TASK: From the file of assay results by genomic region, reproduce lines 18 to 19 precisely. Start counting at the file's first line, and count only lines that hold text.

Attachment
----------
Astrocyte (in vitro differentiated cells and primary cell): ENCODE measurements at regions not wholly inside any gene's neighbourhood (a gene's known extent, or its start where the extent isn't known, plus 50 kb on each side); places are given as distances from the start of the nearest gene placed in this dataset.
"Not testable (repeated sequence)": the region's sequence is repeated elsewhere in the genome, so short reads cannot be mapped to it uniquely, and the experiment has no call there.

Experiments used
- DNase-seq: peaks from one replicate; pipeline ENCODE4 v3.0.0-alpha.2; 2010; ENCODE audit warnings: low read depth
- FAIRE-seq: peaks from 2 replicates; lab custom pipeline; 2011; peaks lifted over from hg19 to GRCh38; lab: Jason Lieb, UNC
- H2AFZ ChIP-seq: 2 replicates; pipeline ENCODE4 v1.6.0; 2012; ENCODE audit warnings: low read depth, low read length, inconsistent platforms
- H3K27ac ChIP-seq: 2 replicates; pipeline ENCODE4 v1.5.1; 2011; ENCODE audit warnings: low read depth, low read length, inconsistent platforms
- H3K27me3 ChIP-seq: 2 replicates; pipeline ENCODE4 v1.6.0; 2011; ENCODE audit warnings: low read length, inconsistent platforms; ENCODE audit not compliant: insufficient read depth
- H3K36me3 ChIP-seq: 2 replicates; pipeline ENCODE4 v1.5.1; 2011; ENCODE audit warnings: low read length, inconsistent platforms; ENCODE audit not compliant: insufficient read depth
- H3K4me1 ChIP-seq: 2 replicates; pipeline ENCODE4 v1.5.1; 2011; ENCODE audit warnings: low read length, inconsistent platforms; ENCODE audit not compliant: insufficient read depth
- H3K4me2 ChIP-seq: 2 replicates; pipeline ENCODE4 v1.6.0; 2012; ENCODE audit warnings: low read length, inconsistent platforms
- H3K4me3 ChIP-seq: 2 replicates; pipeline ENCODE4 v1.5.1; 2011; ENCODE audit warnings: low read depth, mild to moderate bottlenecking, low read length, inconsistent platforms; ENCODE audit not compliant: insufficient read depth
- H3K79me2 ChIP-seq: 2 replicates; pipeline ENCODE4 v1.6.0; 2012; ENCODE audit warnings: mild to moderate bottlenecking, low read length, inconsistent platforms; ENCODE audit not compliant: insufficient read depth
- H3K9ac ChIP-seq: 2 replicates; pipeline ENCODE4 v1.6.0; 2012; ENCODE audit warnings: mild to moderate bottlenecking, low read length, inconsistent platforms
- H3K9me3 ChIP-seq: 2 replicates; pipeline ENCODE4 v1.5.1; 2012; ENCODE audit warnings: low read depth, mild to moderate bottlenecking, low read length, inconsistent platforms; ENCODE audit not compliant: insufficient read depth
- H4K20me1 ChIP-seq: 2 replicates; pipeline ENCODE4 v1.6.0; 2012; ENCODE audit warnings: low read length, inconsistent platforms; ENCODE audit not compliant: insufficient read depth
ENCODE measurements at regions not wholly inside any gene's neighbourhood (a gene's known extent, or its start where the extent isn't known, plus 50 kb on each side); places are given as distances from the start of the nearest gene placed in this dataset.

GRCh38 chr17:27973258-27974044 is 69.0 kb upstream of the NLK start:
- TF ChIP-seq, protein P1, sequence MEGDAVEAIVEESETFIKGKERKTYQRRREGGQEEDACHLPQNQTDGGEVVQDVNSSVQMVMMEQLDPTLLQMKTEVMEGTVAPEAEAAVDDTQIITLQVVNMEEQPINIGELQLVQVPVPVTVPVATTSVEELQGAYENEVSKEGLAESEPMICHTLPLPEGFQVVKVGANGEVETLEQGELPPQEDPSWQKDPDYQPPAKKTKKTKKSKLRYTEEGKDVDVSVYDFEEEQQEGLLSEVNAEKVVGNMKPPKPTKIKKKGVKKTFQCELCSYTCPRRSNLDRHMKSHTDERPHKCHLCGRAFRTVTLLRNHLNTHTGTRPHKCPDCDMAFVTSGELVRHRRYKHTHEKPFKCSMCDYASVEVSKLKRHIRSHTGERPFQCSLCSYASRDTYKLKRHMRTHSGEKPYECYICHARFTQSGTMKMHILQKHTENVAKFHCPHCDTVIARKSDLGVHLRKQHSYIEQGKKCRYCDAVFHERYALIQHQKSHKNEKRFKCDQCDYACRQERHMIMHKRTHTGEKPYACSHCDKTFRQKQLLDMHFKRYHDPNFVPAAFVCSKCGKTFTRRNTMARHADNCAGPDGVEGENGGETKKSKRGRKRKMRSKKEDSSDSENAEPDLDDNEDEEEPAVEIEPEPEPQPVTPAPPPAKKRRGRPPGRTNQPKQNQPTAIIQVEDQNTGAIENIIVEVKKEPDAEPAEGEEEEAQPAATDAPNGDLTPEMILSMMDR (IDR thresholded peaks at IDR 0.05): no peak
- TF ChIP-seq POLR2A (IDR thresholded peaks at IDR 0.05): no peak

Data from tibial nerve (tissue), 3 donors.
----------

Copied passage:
GRCh38 chr17:27973258-27974044 is 69.0 kb upstream of the NLK start:
- TF ChIP-seq, protein P1, sequence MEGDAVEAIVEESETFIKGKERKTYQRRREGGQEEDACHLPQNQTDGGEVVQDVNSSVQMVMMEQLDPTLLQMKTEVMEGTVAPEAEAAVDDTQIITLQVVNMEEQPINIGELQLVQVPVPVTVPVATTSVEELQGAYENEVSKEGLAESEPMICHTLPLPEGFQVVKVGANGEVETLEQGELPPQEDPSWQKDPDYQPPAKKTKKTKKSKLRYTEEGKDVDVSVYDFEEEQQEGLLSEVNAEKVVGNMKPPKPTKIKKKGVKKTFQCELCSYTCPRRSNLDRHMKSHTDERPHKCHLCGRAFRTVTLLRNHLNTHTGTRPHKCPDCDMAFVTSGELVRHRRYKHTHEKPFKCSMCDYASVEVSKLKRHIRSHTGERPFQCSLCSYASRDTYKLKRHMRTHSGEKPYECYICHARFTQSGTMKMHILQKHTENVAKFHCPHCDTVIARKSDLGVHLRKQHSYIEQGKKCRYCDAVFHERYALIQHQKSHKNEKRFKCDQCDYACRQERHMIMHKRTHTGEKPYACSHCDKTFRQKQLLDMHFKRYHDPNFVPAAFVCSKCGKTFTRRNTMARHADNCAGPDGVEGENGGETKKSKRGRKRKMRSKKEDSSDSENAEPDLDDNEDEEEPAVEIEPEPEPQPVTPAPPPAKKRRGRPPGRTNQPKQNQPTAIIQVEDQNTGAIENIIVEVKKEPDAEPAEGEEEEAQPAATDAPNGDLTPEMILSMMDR (IDR thresholded peaks at IDR 0.05): no peak